Combined, these two issues could have an impact in the 21019 primary. A lot of humble Philadelphians make a living by selling food and they would like to earn higher wages with more-predictable hours. But they wouldn’t like to be put out of business either and they might be susceptible to a high-energy campaign against the soda tax.

Some other core issues are guaranteed to dominate the primary race. They include the recent rise in the crime rate, which for decades had been plummeting; the soaring epidemic of opioid abuse will also fuel challengers.

If the national economy slips into a slowdown or recession, as many experts predict is overdue, then expect a further souring of the mood of the average Philadelphia voter. And such souring is never good news for incumbents.

HIGHLIGHT of the Annual Register of Wills thank-you party for employees at Galdo’s in Packer park was a presentation of a U.S. flag flown over the national capitol to Register of Wills Ron Donatucci. This was the last such flag requested by Congressman Bob Brady. The flag was presented by Carmella Jacquinto, Esq. with State Rep. Maria Donatucci and her son Tom in attendance. Photo by Joe Stivala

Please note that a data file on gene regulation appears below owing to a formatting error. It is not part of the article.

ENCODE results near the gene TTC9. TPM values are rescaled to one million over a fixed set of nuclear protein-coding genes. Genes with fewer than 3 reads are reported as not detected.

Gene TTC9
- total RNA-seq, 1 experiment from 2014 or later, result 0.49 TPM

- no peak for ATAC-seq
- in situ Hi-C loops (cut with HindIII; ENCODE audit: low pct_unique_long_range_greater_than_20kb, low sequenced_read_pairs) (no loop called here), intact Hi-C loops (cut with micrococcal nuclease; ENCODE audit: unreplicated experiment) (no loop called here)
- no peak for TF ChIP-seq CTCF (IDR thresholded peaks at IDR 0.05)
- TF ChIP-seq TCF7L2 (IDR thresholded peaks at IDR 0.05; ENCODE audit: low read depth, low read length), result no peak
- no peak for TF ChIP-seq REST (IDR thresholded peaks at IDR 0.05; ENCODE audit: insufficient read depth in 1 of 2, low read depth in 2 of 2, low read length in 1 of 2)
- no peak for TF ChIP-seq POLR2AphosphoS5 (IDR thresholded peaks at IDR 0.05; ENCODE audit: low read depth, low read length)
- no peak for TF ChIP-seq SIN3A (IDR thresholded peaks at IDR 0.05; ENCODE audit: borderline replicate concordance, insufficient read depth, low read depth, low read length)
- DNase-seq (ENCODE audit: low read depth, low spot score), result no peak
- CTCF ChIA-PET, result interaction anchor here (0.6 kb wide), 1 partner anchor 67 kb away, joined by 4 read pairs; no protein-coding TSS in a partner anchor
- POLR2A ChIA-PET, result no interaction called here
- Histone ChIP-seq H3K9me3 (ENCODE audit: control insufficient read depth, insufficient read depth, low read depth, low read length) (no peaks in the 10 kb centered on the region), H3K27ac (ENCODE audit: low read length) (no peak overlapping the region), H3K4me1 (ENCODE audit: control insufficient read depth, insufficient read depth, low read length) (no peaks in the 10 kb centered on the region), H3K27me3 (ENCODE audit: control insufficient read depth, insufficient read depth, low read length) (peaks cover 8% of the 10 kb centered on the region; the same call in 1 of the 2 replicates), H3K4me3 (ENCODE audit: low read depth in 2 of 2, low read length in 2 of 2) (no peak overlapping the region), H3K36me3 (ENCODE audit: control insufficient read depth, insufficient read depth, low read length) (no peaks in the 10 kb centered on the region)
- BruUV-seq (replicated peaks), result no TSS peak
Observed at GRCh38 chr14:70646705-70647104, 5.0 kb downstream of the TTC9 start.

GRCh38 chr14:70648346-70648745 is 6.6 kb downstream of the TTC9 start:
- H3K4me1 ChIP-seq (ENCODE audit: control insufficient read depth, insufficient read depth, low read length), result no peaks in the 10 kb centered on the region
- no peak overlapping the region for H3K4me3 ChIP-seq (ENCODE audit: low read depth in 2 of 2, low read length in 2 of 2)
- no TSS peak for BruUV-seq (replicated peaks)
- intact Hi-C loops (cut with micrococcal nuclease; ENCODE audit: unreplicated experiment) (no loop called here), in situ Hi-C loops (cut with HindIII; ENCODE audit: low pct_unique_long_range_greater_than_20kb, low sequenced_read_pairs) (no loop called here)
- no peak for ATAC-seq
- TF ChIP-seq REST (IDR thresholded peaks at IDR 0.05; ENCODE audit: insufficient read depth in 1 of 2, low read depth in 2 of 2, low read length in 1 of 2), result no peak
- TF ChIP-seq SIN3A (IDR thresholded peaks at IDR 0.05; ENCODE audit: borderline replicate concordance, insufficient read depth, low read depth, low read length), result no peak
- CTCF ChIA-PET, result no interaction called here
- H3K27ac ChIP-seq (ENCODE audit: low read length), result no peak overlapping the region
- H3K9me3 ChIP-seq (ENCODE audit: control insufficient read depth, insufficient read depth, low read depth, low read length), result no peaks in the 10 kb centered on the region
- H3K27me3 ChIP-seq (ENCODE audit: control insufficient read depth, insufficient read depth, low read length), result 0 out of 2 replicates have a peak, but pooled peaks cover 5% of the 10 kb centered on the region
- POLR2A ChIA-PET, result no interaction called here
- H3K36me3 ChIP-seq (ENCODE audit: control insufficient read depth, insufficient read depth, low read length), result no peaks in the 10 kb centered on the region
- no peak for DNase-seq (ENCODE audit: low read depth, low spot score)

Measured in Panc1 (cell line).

Where’s the Money? Cycle 6 Tells

Cycle 6 campaign-finance filings, which were submitted on Dec. 6 to the Pennsylvania Department of State, don’t give a comprehensive picture of the upcoming municipal primary. Far from it. But they do give a glimpse of political battles to come.

Campaign-finance committees don’t have to limit their expenditures to the candidate in whose name they are raised. This way, an elected official with a secure position can position himself as a sugar daddy, dispensing his own kitty to other candidates in greater need. So we cannot assume that just because someone has amassed a war chest, that person will spend it on his own next race.